The American Heart Association’s® Get With The Guidelines® (GWTG) Early Career Investigator (ECI) Database Research Seed Grants recognize promising and outstanding investigators in the early stages of their careers and stimulate research using the GWTG AFib, Coronary Artery Disease, Heart Failure, Resuscitation, and Stroke registries. For many professionals, these ECI grants serve as stepping stones to future opportunities in research, collaboration, and scientific advancement. For the AHA, these ECI grants provide a step forward in our mission to be a relentless force for a world of longer, healthier lives.
Congratulations to winners!
2022 Early Career Investigator Awardees
Name: Hannah Schwennesen, MD
Institution: Duke University
"Despite the increasing use of catheter ablation for management of atrial fibrillation, little is known about which patients with recurrence benefit from repeat procedures. Our project will utilize the GWTG-AF database to characterize patients undergoing repeat ablation and explore the effect of patient and procedural characteristics on outcomes after ablation.”
Hannah Schwennesen is a second-year internal medicine resident at Duke University School of Medicine. She completed her undergraduate education at Duke University and received her medical degree from the Perelman School of Medicine at the University of Pennsylvania. Her research focuses on the clinical management of atrial fibrillation with a particular interest in catheter ablation. She plans to pursue fellowship in cardiovascular medicine after completion of residency.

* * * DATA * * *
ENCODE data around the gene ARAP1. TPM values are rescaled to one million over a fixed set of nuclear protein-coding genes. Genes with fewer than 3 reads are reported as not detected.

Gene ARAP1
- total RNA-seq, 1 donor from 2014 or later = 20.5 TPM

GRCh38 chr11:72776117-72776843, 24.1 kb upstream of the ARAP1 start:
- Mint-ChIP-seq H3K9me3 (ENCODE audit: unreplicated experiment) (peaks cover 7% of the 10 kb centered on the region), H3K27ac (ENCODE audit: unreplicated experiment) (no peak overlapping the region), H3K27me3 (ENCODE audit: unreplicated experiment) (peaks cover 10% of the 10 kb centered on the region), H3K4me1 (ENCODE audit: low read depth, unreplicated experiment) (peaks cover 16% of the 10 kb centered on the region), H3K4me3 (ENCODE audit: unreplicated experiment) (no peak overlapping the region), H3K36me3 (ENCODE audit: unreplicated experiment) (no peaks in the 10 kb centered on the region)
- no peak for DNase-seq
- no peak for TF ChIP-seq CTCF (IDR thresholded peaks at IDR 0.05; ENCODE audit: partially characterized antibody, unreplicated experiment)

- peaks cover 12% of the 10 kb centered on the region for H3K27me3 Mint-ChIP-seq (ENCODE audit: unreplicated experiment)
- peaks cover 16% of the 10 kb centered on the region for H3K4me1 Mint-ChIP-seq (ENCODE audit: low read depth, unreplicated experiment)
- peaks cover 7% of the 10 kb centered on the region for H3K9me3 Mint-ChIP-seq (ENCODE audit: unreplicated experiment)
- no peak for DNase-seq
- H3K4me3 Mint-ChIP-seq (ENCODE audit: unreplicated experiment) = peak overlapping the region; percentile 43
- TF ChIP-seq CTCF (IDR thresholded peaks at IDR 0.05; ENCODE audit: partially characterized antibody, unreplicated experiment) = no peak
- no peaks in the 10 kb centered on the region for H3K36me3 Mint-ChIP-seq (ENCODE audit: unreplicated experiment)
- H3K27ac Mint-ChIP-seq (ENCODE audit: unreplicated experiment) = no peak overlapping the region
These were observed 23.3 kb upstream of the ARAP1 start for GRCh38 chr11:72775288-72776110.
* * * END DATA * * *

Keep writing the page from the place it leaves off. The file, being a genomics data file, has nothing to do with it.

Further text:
Name: Nicholas K. Brownell, MD
Institution: David Geffen School of Medicine at UCLA
"Randomized control trials have shown that sodium-glucose co-transporter-2 inhibitors (SGLT2is) reduce cardiovascular events for patients with heart failure, yet they are underused in contemporary practice. Using GWTG-Heart Failure, we hope to evaluate the real-world clinical effectiveness of SGLT2is and expand the evidence base for routine SGLT2i use in heart failure."
Nicholas K. Brownell, MD is a cardiology research fellow at the David Geffen School of Medicine at UCLA. He completed his undergraduate education at the University of Pennsylvania with a Bachelor of Science in Engineering, majoring in bioengineering. He then received his medical degree from the Emory University School of Medicine and completed his internal medicine residency training at UT Southwestern. He is currently supported by the UCLA Specialty Training and Advanced Research (STAR) program and an NIH T32 training grant. Dr. Brownell is pursuing a PhD in Health Policy and Management at the UCLA Fielding School of Public Health with a concentration in Implementation Science. His research focuses on the evaluation of care gaps in cardiovascular disease and optimization of healthcare delivery for heart failure.
Name: Charles F. Sherrod IV, MD
Institution: Saint Luke’s Mid America Heart Institute/UMKC
"Racial disparities are unjustifiably common in our healthcare system, and by improving our understanding, we can work to close the gap in outcomes. Asian and Hispanic Americans represent the two fastest growing racial groups in the US, yet little is known about the challenges faced when confronting in-hospital cardiac arrest."